Dharun Ravi Found Guilty
Interpreting the verdict in the Rutgers webcam-spying case.
Dharun Ravi was found guilty Friday of intimidating and invading the privacy of his former roommate, Tyler Clementi, who committed suicide
Dharun Ravi will surely go to prison for spying on his former Rutgers roommate, Tyler Clementi.
Carefully making its way through a verdict sheet with more than a dozen multipart charges, a jury in New Jersey found Ravi guilty of multiple counts of invasion of privacy, guilty of some counts of intimidating Clementi because of his sexual orientation, and also guilty of tampering with evidence by changing and deleting tweets he posted about his plans to spy on his roommate with a webcam.
The jury found Ravi not guilty of some counts of bias intimidation. But the mixed verdict mostly went against him, and it repudiated the defense argument that Ravi was just a “stupid” and “immature” kid who turned on his webcam when he saw an older guest go into Clementi’s room because he was worried the man might steal his iPad. Instead, the jury found that Ravi criminally invaded Clementi’s privacy in a way that could have reasonably made Clementi feel that he was being targeted because he was gay. That seems right, in terms of the facts. A prison term still seems harsh to me for this 20-year-old who has never been in trouble with the law before. But Ravi and his family rejected a plea offer from the state that would have required no jail time, no bias conviction, and assurances that Ravi, who is not an American citizen, would not be deported. It was a big gamble to go to trial. As predicted, Ravi lost.
Because Tyler Clementi took his own life a few days after Ravi glimpsed him on the webcam—and the day after Ravi set up another “viewing party,” which led Clementi to ask for a new roommate—this story was initially misunderstood as a parable about the outing of a closeted gay freshman. In fact, Tyler Clementi had come out to his parents before starting at Rutgers in the fall of 2010, and we still don’t know why he killed himself. The suicide note he left behind, along with three Word documents with telltale names—“Gah.docx,” “sorry.docx,” and “Why is everything so painful.docx”—weren’t turned over to the defense or made public. (According to the judge, they weren’t directly relevant to the case against Ravi.)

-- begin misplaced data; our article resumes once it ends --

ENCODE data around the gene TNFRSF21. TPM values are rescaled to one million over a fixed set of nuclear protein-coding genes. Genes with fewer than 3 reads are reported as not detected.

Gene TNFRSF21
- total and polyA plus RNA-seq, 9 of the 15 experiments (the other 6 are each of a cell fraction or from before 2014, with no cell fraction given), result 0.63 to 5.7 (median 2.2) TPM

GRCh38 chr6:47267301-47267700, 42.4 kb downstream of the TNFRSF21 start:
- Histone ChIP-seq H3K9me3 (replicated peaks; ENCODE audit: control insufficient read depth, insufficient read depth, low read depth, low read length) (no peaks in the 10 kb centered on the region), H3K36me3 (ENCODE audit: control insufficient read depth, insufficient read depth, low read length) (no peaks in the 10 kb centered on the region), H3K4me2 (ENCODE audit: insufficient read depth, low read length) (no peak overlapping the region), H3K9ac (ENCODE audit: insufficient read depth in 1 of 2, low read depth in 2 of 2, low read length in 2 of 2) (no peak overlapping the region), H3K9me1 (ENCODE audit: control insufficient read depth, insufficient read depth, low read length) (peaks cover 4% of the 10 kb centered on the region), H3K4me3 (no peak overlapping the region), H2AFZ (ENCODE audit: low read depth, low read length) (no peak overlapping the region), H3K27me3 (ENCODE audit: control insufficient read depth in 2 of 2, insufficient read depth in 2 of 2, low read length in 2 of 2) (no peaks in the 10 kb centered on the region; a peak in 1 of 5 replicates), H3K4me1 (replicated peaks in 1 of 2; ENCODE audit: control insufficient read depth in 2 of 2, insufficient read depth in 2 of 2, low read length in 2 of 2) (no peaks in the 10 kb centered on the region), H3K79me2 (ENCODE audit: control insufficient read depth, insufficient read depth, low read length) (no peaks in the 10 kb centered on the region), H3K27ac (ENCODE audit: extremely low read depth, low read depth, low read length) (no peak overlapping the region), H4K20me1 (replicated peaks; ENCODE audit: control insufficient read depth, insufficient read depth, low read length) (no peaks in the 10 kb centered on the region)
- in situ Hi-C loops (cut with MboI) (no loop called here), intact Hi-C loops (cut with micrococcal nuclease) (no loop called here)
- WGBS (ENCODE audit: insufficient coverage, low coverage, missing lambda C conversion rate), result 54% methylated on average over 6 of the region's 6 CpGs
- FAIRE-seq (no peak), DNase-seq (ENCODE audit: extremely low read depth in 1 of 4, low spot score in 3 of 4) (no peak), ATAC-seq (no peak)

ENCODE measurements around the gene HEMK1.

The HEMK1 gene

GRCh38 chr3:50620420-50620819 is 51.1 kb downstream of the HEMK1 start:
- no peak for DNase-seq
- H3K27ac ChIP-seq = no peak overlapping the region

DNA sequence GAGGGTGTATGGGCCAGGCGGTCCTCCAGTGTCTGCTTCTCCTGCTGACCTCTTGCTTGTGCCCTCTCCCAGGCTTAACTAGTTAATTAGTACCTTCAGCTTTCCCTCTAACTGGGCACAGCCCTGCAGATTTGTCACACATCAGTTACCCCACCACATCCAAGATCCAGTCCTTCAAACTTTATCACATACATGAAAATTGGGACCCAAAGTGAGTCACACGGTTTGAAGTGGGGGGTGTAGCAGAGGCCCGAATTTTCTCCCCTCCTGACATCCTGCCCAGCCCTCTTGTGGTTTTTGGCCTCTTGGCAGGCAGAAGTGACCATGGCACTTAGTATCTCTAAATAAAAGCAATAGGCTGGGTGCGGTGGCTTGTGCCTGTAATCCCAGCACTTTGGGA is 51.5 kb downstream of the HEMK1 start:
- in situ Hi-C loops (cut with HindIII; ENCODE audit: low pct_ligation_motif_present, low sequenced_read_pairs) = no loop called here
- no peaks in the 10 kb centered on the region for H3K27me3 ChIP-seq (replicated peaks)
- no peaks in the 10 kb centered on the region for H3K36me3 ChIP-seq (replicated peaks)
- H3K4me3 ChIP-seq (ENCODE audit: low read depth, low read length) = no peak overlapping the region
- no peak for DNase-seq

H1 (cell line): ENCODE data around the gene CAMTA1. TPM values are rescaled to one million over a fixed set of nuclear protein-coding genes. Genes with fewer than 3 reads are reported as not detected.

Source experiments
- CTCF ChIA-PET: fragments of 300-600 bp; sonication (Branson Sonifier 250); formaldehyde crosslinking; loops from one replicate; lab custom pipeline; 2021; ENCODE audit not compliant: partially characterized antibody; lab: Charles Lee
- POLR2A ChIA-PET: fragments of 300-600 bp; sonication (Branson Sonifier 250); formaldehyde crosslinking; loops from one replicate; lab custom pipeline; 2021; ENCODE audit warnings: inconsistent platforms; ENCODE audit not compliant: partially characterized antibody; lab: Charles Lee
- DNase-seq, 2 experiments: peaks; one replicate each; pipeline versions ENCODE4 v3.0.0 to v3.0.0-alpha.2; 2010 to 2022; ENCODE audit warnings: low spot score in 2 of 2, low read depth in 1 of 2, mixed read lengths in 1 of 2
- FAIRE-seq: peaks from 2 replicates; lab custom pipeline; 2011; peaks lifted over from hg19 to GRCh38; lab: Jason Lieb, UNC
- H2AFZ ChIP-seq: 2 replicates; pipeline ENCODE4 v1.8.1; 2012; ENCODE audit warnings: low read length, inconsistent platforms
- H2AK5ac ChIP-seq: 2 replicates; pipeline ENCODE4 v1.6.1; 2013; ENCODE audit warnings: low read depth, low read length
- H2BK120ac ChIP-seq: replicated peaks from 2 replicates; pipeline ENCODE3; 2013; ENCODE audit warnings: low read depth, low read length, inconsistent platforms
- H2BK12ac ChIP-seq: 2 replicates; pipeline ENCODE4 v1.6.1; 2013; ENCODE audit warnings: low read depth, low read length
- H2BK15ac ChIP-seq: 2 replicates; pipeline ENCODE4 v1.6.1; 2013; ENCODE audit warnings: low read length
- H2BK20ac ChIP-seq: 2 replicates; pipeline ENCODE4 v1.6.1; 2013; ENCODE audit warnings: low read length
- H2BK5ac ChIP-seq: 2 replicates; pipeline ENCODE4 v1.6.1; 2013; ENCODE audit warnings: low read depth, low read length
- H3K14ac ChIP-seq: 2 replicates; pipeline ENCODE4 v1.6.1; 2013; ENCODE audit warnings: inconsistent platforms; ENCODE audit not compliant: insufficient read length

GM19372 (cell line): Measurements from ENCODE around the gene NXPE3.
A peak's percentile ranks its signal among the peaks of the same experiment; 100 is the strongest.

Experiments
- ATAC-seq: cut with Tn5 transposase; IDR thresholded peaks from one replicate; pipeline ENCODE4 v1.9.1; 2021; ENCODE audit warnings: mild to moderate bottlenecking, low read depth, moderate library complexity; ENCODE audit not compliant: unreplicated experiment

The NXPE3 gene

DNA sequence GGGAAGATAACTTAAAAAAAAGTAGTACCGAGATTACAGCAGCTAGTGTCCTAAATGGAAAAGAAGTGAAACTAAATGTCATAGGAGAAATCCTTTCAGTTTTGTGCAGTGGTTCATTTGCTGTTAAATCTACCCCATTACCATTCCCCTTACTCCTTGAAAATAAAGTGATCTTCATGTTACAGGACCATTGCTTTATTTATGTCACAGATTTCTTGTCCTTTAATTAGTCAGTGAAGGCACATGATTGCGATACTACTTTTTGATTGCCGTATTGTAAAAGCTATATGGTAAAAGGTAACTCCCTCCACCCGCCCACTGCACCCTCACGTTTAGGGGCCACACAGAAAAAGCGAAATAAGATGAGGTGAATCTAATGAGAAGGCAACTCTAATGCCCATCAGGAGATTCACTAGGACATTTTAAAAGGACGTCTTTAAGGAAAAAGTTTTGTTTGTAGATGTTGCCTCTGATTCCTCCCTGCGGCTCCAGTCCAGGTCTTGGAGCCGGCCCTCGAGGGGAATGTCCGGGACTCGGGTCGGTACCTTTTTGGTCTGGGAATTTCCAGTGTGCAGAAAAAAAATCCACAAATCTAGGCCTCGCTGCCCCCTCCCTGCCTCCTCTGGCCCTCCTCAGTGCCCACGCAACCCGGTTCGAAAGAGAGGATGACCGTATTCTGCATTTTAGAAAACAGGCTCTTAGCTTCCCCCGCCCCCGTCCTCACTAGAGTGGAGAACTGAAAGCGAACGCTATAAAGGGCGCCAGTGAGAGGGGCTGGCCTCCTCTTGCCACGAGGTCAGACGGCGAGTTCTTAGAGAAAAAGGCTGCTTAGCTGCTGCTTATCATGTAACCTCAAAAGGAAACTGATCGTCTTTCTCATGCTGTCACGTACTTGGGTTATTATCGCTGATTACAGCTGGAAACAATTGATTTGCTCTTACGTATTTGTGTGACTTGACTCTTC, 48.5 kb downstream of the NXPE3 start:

And so this case isn’t really about establishing a direct link between Ravi’s spying and Clementi’s death. But it is very much about the privacy that college students deserve in their dorm rooms. And it’s also about how laws sometimes enforce social norms even if they haven’t fully taken hold—in this case, by punishing homophobic behavior that some college students, alas, wouldn’t think twice about. It’s clear that Ravi was freaked out by his gay roommate’s dates with another man. And by expressing his agitation by turning on his webcam, and then going on Twitter to invite other people to watch, Ravi didn’t just behave badly—he broke the law. New Jersey has decided to up the punishment for crimes like invasion of privacy when they’re based on targeting someone for his sexual orientation just as the state punishes people who target others for reasons of race and religion.
It’s safe to say that it never would have occurred to Ravi that he could go to prison when he was titillating his Twitter followers about Clementi’s upcoming date. (“Yes, it’s happening again,” Ravi tweeted, publicly daring his friends to video chat him at the appointed hour so they could watch the webcam feed.) And if Tyler hadn’t killed himself, the police wouldn’t have investigated, and Ravi probably would have walked away with a room change and a scolding. In this sense, you could argue that New Jersey’s laws are out ahead of what a student like him should have been expected to understand.
But he should have known that it was wrong to expose his roommate in an intimate moment. That’s pretty basic, or at least, it should be. I wrote earlier this week that I had the sinking feeling that Ravi’s behavior was both stupid and criminal. He didn’t give the jury enough reason to spare him. Maybe there was no way to do that once he chose to go to trial, instead of taking some responsibility and admitting some wrongdoing. Now he will surely have more time than he’d like to contemplate all of this, in a prison cell. Sentencing is scheduled for May 21.
Emily Bazelon is a Slate senior editor and writes about law, family, and kids. Her forthcoming book, Sticks and Stones: Defeating the Culture of Bullying and Rediscovering the Power of Empathy and Character. Find her at email@example.com or on Facebook or Twitter.